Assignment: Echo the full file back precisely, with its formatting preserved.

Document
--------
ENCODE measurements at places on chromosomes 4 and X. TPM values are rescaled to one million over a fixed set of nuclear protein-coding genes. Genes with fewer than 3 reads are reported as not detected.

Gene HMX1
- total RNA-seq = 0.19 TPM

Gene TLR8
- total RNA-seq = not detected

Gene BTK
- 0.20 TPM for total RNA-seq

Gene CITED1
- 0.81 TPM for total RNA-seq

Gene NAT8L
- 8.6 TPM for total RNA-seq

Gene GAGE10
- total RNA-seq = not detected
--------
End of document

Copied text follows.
ENCODE measurements at places on chromosomes 4 and X. TPM values are rescaled to one million over a fixed set of nuclear protein-coding genes. Genes with fewer than 3 reads are reported as not detected.

Gene HMX1
- total RNA-seq = 0.19 TPM

Gene TLR8
- total RNA-seq = not detected

Gene BTK
- 0.20 TPM for total RNA-seq

Gene CITED1
- 0.81 TPM for total RNA-seq

Gene NAT8L
- 8.6 TPM for total RNA-seq

Gene GAGE10
- total RNA-seq = not detected